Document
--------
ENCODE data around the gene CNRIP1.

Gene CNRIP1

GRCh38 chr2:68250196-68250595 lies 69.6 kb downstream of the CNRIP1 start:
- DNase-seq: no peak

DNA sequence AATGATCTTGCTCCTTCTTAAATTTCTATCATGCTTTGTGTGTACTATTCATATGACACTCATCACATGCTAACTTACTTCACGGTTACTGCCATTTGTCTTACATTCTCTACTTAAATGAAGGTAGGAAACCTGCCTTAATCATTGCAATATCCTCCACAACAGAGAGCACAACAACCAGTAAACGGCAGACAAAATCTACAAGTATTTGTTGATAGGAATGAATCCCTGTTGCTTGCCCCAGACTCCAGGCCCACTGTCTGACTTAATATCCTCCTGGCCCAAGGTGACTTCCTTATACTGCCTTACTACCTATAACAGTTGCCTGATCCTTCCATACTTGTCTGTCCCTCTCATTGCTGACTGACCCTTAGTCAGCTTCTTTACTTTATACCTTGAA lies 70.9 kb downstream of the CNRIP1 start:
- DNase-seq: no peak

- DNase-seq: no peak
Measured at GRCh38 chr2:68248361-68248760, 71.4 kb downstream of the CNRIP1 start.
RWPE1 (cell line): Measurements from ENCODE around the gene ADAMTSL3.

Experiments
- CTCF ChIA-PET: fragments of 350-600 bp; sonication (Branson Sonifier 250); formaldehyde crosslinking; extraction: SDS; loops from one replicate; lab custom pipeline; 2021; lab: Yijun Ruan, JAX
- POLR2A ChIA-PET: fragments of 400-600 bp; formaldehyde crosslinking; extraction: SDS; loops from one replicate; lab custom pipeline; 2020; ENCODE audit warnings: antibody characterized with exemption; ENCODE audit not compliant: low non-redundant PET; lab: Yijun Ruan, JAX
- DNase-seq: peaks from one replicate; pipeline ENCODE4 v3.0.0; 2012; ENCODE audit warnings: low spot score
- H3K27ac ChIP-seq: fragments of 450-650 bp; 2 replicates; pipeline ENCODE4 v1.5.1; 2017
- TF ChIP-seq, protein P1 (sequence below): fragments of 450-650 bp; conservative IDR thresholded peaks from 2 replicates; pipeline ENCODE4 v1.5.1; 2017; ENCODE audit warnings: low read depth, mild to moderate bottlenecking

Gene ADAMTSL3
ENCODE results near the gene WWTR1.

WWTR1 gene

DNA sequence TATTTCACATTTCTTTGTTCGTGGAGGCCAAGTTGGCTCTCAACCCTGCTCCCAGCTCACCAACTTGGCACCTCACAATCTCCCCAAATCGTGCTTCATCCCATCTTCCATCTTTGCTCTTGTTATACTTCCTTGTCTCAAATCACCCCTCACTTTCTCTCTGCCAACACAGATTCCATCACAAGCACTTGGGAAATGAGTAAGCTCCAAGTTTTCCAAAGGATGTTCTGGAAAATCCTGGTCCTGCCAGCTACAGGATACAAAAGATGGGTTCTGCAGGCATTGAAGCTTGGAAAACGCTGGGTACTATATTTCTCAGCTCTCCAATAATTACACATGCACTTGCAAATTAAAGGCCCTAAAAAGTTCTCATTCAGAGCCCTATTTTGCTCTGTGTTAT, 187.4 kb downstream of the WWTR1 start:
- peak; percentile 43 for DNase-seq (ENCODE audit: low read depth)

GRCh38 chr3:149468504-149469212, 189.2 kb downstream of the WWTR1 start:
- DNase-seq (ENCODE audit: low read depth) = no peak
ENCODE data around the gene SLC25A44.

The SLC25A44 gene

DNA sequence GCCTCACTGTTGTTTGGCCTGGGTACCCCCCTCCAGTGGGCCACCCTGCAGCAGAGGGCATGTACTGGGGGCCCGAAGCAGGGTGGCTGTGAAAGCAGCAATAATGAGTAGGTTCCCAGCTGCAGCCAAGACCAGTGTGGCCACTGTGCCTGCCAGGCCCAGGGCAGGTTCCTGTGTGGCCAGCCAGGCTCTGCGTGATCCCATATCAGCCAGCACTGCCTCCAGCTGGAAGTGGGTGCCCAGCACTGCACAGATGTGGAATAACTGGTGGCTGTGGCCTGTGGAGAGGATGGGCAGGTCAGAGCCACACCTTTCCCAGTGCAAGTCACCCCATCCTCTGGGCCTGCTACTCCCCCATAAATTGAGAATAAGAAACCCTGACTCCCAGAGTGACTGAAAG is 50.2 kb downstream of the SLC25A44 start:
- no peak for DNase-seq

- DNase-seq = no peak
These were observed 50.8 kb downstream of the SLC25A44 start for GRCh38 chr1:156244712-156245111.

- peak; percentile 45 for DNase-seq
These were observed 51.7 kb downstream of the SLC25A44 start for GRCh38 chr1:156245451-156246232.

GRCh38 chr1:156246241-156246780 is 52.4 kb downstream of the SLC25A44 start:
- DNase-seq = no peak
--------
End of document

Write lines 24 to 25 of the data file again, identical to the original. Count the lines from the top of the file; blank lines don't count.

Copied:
The SLC25A44 gene

DNA sequence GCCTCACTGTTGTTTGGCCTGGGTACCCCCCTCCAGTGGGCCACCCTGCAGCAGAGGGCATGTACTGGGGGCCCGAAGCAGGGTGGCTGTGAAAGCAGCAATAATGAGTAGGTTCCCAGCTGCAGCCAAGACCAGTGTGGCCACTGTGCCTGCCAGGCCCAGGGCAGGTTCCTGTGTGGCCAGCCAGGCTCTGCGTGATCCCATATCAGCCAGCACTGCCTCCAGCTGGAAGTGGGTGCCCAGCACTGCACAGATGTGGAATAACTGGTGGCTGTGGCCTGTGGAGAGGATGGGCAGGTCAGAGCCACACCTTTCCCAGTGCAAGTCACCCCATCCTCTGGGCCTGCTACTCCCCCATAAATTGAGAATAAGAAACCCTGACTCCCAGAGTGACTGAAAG is 50.2 kb downstream of the SLC25A44 start: